Tech Thoughts and Boing-Boing both have good coverage of the new ban on lithium batteries on planes.
Adam Wilt, who apparently has a plane obsession, had some additional comments on over on the SF Cutters list:
>> Between several professional and consumer camcorders, MacbookPro, digital still cameras and a little hand-held micro-cassette audio "note-taker" I have quite a few batteries that travel by air on occasion. I'm wondering whether I'd be Lithium "overlimit" if I packed it all for a shoot!>>
- You can carry on or check as many Li-ion batteries as you want IF they are installed in/on the powered equipment.
- You can't check ANY spare Li-ion batteries.
- Unlimited numbers of small Li-ion batteries may be carried on as spares, but only 2 spares above 8 grams Li content (about 100 watt-hour capacity) may be carried, the total amount not to exceed 25g (about 300 watt-hours). Most pro-level batteries are rated in watt-hours, but prosumer camcorder batteries are rated in amp-hours (Ah) or milliamp-hours (mAh).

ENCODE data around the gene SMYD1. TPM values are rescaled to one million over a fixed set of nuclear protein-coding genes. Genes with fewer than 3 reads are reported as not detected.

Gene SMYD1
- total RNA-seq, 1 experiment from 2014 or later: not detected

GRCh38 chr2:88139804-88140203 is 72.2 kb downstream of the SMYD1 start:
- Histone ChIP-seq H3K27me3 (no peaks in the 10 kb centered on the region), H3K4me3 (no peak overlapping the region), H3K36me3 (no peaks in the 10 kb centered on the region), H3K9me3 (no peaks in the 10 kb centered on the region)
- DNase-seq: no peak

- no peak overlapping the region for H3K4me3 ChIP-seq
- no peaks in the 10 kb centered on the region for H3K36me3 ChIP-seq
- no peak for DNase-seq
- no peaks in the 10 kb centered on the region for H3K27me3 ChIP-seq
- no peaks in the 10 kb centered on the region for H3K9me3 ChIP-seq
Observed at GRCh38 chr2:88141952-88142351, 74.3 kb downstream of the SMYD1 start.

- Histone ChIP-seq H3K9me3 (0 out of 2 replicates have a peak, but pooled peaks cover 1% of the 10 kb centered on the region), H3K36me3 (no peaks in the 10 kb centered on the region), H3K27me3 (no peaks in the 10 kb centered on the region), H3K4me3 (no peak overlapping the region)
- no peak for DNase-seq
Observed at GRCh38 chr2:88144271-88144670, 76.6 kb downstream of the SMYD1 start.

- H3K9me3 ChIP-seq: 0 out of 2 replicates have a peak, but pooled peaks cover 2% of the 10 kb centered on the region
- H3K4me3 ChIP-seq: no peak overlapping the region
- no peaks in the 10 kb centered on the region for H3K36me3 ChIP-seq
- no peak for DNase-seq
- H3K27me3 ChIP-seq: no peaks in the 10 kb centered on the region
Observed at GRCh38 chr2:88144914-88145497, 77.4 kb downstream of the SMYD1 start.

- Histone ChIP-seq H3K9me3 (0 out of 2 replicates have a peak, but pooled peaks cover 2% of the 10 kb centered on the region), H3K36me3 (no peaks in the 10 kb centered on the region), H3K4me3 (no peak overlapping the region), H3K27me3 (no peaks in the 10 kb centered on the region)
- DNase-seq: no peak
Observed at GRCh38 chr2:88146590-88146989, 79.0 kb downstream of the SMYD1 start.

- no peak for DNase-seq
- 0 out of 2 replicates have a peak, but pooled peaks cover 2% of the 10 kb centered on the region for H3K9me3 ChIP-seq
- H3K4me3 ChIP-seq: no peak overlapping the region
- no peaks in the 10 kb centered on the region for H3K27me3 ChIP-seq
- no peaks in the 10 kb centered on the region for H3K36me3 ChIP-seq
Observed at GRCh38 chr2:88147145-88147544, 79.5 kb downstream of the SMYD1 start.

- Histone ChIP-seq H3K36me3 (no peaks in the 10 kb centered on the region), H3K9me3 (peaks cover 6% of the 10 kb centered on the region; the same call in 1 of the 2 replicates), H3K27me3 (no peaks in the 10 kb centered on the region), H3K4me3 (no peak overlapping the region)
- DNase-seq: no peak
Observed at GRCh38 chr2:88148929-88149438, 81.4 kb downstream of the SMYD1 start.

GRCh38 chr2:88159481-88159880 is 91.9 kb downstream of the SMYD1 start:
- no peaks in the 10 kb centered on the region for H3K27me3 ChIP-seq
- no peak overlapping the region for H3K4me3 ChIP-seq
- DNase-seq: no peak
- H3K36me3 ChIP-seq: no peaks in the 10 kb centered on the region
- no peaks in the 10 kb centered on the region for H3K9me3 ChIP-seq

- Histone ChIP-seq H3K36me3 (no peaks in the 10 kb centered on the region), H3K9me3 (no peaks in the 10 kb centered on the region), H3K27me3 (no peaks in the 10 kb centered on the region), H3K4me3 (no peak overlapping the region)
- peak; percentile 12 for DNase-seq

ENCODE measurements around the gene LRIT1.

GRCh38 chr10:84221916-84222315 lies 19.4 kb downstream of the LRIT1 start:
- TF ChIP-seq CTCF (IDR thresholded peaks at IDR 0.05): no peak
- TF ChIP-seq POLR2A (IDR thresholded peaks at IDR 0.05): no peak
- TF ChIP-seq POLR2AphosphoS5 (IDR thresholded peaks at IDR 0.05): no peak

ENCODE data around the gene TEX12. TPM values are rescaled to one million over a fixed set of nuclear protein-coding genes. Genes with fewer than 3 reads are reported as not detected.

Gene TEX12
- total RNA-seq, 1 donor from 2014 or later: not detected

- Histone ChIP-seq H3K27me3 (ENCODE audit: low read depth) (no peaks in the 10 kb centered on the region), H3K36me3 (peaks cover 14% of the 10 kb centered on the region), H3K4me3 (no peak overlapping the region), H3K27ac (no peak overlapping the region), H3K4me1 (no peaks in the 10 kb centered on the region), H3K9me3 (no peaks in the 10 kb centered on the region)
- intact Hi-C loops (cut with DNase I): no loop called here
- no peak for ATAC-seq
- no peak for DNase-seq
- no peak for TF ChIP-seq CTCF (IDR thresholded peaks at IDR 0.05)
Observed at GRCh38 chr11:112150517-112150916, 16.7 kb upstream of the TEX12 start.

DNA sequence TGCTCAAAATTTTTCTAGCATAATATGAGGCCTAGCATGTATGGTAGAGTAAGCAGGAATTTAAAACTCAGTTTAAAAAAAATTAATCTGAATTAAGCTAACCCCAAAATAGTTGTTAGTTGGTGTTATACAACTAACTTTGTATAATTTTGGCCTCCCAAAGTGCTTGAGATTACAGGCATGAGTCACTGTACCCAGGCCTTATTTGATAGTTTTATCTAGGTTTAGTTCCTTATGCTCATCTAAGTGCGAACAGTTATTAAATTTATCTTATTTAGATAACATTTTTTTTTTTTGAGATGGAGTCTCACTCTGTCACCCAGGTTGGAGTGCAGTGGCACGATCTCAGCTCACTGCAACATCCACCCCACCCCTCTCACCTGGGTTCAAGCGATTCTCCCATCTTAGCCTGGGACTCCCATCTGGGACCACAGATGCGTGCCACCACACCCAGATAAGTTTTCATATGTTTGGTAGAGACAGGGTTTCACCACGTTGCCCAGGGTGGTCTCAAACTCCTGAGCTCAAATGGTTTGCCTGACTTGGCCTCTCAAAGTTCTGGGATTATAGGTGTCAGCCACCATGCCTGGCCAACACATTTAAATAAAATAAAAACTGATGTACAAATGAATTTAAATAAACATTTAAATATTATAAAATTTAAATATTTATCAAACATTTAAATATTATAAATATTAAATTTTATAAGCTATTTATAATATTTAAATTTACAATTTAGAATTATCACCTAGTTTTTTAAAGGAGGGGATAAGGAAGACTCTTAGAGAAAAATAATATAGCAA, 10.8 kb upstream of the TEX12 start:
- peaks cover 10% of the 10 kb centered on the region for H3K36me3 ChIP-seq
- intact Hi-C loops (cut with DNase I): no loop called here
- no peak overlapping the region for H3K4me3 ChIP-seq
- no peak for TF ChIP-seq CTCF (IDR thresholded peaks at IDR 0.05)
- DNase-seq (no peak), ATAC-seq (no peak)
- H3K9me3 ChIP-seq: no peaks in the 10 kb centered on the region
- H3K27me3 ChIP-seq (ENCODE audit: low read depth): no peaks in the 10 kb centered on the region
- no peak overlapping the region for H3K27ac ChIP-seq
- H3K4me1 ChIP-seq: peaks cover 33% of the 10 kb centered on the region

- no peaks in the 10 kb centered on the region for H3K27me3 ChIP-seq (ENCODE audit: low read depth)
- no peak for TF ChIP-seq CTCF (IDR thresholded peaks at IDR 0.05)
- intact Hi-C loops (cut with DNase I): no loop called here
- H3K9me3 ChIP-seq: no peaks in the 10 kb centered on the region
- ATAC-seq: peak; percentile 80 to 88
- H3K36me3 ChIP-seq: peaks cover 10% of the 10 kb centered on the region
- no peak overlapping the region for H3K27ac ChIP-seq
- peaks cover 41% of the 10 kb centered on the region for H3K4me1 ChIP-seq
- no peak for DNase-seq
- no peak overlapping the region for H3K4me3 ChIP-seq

- Watt-hours = battery voltage x amp-hour rating
- Watt-hours = battery voltage x milliamp-hours x 1000
For example, a Specialized Communications high-capacity Li-ion battery for an HVX200 is rated at 7.2v, 6000mAh. That translates to 43.2 Wh. The stock Sony BP-U30 battery for a PMW-EX1 is 14.4v, 1.95Ah, or 28.8 Wh (the “U30” being a battery with a nominal 30 Wh rating, apparently), while the high-capacity BP-U60 is twice as much.
It’s unlikely that any of the Li-ion prosumer batteries pack more than 100 Wh, so you’re safe carrying on a whole mess of them--but be sure to cover their terminals to prevent short-circuits. I put a bit of gaffer tape over the terminals, or pack each battery in its own plastic bag. Lithium metal batteries (non-rechargeable, like the lithium button cells used for clock backup batteries) face higher restrictions if they have more than 2G of Li metal, but these larger batteries aren't common in A/V gear to the best of my knowledge.